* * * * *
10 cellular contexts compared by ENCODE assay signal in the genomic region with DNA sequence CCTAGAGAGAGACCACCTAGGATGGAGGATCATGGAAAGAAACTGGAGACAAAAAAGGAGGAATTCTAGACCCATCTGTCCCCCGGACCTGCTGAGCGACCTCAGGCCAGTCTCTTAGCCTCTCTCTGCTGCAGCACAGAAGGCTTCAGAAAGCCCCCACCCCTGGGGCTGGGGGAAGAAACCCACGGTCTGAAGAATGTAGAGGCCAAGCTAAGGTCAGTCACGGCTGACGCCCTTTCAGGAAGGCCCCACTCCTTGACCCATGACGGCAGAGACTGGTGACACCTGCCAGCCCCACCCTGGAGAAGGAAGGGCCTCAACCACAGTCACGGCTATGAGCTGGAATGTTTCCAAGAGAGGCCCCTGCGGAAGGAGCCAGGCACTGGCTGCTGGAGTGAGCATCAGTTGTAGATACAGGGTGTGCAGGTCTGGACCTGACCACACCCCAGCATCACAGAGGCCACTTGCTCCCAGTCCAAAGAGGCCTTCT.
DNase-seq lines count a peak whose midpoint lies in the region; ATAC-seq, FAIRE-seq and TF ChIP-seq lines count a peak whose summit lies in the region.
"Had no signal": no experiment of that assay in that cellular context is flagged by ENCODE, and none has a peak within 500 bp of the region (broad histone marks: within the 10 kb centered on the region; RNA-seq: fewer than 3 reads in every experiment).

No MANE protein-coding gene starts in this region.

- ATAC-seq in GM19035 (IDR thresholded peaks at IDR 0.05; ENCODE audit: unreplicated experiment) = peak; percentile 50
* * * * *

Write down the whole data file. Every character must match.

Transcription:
10 cellular contexts compared by ENCODE assay signal in the genomic region with DNA sequence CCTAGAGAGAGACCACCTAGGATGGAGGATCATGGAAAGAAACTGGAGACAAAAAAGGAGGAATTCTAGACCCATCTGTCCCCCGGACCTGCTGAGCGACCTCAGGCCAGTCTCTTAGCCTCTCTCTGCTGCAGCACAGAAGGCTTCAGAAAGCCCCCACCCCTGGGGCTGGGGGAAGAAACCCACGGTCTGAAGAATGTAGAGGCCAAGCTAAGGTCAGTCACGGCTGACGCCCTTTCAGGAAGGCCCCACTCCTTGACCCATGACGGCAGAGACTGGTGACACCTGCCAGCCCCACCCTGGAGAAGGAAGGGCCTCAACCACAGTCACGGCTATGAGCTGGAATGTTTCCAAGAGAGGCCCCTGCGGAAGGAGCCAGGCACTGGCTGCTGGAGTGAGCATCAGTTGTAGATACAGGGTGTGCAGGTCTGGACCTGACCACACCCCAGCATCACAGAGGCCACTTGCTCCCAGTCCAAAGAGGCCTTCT.
DNase-seq lines count a peak whose midpoint lies in the region; ATAC-seq, FAIRE-seq and TF ChIP-seq lines count a peak whose summit lies in the region.
"Had no signal": no experiment of that assay in that cellular context is flagged by ENCODE, and none has a peak within 500 bp of the region (broad histone marks: within the 10 kb centered on the region; RNA-seq: fewer than 3 reads in every experiment).

No MANE protein-coding gene starts in this region.

- ATAC-seq in GM19035 (IDR thresholded peaks at IDR 0.05; ENCODE audit: unreplicated experiment) = peak; percentile 50